Sunday 30 August 2009

a country mouse cooks chicken stew

Tonight's tea was a Sophie Dahl recipe called Chicken Stew with Green Olives, with a Fay Ripley recipe, Chinese Roast Broccoli, served with redcurrant jelly that Little R and I made earlier in the summer after picking basketsfull at the local fruit farm. There were a lot of strong flavours and DH and I thought it was a success. Little R was less keen but that could have been due to the glace cherries she scoffed (illicitly) beforehand. I have made the chicken stew a few times now and am a big fan of Sophie Dahl's cookery book (Miss Dahl's Voluptuous Delights). The recipes use ingredients that I like and it is very easy to find something delicious to cook. Another thing I like about the book is that it has a core of ingredients which she uses in different ways, so once you have bought the more unusual ingredients you are all set to make lots of things with just the addition of the fresh stuff. Definitely a high scorer in helping country mouse achieve an organised life.

One thing I have found to be really important in making dishes which require tins of tomatoes is to use a really good make. The best I have found so far, and I've been consciously looking, is Sainsbury's Taste the Difference San Marzano tinned tomatoes. They are 75p a tin but so are the Tesco organic tinned tomatoes and the San Marzano ones are noticeably nicer. I also add some sugar even if it doesn't say it in the recipe as that seems to take away any bitterness. If only that worked in life.

This recipe uses fennel instead of onions in the tomato sauce, which makes it very summery and fresh tasting, and just before you serve it you stir in green olives (got to be really good quality, either fresh or in oil, not the nasty ones in brine) and big handfuls of fresh basil. I served it with crusty bread tonight and that was the only bit Little R ate. I am not doing too well in my quest to find dinners we can all eat. She keeps asking for bangers and mash.

The Fay Ripley broccoli recipe was very easy and effective. You put the broccoli florets on a baking tray and scatter with ground-up coriander seeds then drizzle liberally with olive oil. You then bake it in a hot oven for 20 mins so you get black bits on it. Really yummy.

The only thing I changed about the Sophie Dahl recipe was that I did not pour in a glass of white wine before adding the tomatoes. I just CANNOT bear to pour a glass of wine into a pot.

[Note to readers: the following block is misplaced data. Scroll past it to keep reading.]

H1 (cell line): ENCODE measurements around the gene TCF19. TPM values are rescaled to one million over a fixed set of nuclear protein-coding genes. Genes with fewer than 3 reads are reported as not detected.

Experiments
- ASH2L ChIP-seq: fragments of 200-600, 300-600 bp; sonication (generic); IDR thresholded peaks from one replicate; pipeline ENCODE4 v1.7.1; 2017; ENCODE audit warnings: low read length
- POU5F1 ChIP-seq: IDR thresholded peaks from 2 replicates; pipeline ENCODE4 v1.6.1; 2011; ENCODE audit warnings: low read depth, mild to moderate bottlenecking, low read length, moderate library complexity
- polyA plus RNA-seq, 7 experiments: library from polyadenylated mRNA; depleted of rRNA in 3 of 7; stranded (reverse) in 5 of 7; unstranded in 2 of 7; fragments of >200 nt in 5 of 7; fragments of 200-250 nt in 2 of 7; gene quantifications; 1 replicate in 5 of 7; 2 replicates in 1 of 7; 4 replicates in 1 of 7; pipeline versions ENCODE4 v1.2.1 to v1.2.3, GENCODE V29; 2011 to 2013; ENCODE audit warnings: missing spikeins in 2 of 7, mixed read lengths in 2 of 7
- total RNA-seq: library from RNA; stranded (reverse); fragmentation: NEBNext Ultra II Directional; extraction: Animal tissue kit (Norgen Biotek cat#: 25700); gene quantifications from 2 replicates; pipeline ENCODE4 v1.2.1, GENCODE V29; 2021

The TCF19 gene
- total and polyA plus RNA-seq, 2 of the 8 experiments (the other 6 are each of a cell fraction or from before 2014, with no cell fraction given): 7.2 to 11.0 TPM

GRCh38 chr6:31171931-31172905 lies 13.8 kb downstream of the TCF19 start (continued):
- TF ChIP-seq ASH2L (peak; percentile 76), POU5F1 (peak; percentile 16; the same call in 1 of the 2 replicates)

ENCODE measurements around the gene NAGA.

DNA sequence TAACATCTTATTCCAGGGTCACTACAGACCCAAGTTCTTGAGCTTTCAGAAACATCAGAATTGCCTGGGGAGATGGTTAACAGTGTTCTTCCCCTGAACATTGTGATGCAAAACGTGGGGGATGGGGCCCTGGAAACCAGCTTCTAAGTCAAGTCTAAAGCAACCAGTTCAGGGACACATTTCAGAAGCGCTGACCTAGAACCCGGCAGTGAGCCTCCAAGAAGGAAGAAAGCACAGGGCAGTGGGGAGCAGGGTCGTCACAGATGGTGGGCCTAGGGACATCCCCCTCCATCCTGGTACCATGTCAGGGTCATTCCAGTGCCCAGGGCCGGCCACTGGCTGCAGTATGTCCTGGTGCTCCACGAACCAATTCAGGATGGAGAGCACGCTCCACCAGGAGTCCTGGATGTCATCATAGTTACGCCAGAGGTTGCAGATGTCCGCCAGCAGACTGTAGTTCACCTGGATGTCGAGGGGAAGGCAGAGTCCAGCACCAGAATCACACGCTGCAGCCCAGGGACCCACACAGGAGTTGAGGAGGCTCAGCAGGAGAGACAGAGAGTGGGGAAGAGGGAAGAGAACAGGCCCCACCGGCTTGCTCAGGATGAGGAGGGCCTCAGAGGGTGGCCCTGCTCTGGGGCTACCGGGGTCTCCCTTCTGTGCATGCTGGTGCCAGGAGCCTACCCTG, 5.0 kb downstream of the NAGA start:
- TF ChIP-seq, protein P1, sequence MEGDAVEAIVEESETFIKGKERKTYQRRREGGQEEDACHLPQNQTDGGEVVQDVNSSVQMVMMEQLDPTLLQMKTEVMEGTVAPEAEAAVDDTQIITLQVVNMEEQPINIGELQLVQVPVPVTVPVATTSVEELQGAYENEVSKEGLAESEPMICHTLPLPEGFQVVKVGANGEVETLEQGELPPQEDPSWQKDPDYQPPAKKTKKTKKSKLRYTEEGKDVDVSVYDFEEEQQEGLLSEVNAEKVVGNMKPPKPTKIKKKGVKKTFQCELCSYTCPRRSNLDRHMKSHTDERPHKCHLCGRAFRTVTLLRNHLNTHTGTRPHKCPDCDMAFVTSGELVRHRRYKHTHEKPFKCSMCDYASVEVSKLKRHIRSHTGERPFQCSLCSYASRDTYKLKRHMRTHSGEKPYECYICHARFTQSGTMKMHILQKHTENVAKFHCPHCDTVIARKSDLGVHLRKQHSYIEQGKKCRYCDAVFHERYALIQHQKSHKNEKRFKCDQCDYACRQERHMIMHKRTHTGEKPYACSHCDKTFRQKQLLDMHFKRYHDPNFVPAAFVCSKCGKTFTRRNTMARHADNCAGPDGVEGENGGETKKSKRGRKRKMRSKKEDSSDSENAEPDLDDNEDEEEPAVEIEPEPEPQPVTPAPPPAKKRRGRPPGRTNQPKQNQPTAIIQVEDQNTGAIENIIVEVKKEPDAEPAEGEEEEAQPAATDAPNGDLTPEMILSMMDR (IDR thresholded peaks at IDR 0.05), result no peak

a country mouse in a country park

This afternoon we went to a nearby country park. The park is the gardens and grounds of a large Scots baronial house so there are lots of odd little things to see, such as rickety hothouses (below) and old trees with huge trunks and twisted roots. The root in the photo above looked like a dragon's claw emerging from under the ground. The berries in the photo below looked like they were cuddling up to the hothouse glazing for a bit of warmth and tapping on the door - "let us in!"

The entrance to the walled garden. Shades of Frances Hodgson Burnett. I was looking out for Colin Craven rising from his wheelchair. Sadly there was no robin perched on the wall to show us where the key was buried, and no Dickon surrounded by his creatures. A magical book and one which I look forward to reading to Little R when she's big enough.
One of the last agapanthuses (agapanthi?), braving the wind and rain.
As well as the original hothouses (below) there is lots of Victorian wrought and cast ironwork, walls made of handmade bricks with old apple trees espaliered against them and some beautiful stone carving too. It's all very atmospheric.
The stone bench with wonky steps up to it (below) has been assembled recently from dressed stone pediments and lintels salvaged from some earlier structure. It sits on the edge of what was once an ornamental pond but which has now been turned into a maze (overgrown and very muddy) made of cobbles laid in the pattern of a celtic knot. There are a lot of water weeds and water loving plants around this area. Perhaps the pond was created in the first place because of a high water table in this spot. Little R thought that Tyrannosaurus Drip would love it.
A sweet little bird table, below. It kind of looks like it's been put together from various odds and sods of stone rather than purposely carved.

The rear view of the house (below). Note the solar panels on the roof of Rapunzel's tower. A few years ago, DH and I watched a production of Much Ado About Nothing in the garden of this house and were almost eaten alive by midges. I can hardly look at the place without flinching, even now. There were a lot of midges there today too but we had come prepared with some kick-ass anti-midge potion plus antihistamine cream (I'm allergic).

And back home, I came across a garden gnome painted by Little R with Daddy yesterday. He looks very pagan amongst the flowers. I love the autumnal shades of his hat, his jaunty yellow nose and the jolly red wellies. His name is Gnomie.

Saturday 29 August 2009

a country mouse parties

Country mouse went to a kitchenware party last night (joint Pampered Chef and Jamie Oliver) and spent £45 on stuff she doesn't need and which won't help her cook better or have a more organised life. Sauvignon Blanc is heady stuff for a mouse.

Above: the Pampered Chef goodies. Below: the Jamie Oliver goodies. All displayed in country mouse's sister's immaculately clean and tidy house. How does she do it. Note country mouse's nephew's artwork on the walls. The painting with the fish and the big black blob shows "Nemo and his Dad and the underneath of the boat." Yes, he has painted the boat from the viewpoint of the fish.